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Notice

Denial of Exemption Applications; Epilepsy and Seizure Disorders

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Information about this document as published in the Federal Register.

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AGENCY:

Federal Motor Carrier Safety Administration (FMCSA), DOT.

ACTION:

Notice of denial for exemptions from the provisions of 49 CFR 391.41(b)(8).

SUMMARY:

FMCSA announces denial of applications from seven individuals for an exemption from the prohibition against persons with a clinical diagnosis of epilepsy or any other condition which is likely to cause a loss of consciousness or any loss of ability to operate a commercial motor vehicle (CMV), from operating CMVs in interstate commerce. Reasons for denial are listed after each name entry.

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FOR FURTHER INFORMATION CONTACT:

Elaine M. Papp, Director, Medical Programs Division, (202) 366-4001, fmcsamedical@dot.gov, FMCSA, Room W64-224, Department of Transportation, 1200 New Jersey Avenue SE., Washington, DC 20590-0001. Office hours are from 8:30 a.m. to 5 p.m., Monday through Friday, except Federal holidays.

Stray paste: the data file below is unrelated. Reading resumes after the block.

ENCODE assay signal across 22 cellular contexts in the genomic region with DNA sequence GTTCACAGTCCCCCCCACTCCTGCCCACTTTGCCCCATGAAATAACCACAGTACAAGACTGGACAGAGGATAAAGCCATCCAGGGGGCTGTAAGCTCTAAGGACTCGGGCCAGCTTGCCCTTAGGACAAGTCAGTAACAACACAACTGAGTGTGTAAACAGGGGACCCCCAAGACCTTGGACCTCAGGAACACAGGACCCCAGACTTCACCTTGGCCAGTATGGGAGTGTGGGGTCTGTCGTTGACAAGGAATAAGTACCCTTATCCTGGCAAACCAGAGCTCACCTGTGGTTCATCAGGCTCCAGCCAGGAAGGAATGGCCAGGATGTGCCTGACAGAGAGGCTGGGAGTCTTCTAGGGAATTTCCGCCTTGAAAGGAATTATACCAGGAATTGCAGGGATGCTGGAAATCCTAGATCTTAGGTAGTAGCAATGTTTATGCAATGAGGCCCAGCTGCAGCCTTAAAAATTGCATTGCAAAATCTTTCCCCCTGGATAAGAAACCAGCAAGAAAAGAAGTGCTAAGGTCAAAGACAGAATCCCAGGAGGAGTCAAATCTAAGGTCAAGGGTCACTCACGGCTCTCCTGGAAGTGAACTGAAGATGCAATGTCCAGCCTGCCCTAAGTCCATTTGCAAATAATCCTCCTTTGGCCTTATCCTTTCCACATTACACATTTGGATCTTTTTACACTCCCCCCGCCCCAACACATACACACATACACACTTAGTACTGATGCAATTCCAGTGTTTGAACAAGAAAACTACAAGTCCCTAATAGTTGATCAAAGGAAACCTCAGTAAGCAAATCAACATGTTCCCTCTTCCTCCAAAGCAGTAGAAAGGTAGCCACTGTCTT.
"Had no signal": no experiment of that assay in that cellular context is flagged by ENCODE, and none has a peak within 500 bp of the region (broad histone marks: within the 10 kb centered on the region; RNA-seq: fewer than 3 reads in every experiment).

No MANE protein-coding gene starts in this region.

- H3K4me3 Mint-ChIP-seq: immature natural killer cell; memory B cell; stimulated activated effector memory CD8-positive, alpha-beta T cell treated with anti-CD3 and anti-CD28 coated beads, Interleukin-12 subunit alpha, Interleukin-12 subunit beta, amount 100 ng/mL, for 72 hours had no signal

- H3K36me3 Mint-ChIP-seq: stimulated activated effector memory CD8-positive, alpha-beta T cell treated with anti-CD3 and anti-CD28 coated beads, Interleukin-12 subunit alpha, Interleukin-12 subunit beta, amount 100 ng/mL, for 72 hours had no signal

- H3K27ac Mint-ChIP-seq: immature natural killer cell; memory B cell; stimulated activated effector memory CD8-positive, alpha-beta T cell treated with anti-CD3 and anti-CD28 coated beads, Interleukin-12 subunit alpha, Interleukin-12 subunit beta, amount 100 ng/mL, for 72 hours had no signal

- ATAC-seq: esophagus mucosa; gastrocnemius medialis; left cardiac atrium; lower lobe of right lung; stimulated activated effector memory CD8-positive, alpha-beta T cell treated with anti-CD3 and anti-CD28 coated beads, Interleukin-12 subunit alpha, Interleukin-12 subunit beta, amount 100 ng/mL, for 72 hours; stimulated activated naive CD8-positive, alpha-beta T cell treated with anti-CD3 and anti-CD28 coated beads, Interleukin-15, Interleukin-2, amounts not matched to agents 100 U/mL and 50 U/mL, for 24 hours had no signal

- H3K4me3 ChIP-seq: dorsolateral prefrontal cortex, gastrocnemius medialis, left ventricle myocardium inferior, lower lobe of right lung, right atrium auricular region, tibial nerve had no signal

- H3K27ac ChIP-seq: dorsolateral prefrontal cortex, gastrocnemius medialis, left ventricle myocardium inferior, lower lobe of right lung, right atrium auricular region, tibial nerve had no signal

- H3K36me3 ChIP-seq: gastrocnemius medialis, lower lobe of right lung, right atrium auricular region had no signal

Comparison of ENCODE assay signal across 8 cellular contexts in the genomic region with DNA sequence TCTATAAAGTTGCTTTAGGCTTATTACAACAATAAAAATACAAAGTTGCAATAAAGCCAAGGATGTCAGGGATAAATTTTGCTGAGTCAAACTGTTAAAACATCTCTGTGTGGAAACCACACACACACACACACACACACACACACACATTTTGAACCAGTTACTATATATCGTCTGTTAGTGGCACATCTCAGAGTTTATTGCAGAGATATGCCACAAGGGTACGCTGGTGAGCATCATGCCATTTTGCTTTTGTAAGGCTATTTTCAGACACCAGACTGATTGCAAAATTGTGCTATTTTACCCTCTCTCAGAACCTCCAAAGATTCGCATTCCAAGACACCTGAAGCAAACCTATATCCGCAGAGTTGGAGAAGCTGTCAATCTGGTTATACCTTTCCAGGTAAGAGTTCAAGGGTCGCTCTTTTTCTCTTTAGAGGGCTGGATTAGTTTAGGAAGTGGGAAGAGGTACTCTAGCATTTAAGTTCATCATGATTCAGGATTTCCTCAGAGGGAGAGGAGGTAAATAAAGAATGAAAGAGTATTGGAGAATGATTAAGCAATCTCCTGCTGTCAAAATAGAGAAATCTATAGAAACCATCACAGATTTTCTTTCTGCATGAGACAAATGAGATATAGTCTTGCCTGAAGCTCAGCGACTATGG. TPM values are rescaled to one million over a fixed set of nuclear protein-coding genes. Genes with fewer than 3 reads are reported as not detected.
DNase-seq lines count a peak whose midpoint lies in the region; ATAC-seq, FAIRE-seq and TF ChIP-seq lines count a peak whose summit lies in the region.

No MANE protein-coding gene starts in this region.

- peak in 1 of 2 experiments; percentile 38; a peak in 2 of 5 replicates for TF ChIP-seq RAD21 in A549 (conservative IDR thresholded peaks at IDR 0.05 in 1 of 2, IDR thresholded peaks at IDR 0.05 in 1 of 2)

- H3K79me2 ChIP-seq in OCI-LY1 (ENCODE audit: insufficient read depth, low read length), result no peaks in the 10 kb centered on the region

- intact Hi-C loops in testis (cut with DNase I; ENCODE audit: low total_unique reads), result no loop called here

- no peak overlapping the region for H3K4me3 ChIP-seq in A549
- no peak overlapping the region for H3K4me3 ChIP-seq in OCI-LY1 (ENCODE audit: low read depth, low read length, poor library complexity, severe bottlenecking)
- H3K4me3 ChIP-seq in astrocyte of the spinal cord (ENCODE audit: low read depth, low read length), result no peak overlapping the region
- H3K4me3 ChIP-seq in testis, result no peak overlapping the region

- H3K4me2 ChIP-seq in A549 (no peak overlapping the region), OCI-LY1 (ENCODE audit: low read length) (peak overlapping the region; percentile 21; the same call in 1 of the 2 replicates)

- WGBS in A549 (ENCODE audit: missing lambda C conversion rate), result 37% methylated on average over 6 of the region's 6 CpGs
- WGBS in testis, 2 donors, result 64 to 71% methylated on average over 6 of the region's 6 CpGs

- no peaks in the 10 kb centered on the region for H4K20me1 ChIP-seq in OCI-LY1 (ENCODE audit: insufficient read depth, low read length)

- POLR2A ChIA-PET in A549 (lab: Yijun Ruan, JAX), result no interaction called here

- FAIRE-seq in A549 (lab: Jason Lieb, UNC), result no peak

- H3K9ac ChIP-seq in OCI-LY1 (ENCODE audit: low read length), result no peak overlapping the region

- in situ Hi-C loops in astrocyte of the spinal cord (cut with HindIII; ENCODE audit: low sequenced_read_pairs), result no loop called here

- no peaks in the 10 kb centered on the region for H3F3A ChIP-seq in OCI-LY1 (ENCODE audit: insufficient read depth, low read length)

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SUPPLEMENTARY INFORMATION:

Background

Under 49 U.S.C. 31315 and 31136(e), FMCSA may grant an exemption for a 2-year period if it finds “such exemption would likely achieve a level of safety that is equivalent to, or greater than, the level that would be achieved absent such exemption.” The statutes also allow the Agency to renew exemptions at the end of the 2-year period. The 7 individuals listed in this notice have recently requested an exemption from the epilepsy and seizure disorder standard in 49 CFR 391.41(b)(8), which applies to drivers who operate CMVs, as defined in 49 CFR 390.5, in interstate commerce. Section 391.41(b)(8) states that a person is physically qualified to drive a CMV if that person has no established medical history or clinical diagnosis of epilepsy or any other condition which is likely to cause the loss of consciousness or any loss of ability to control a commercial motor vehicle.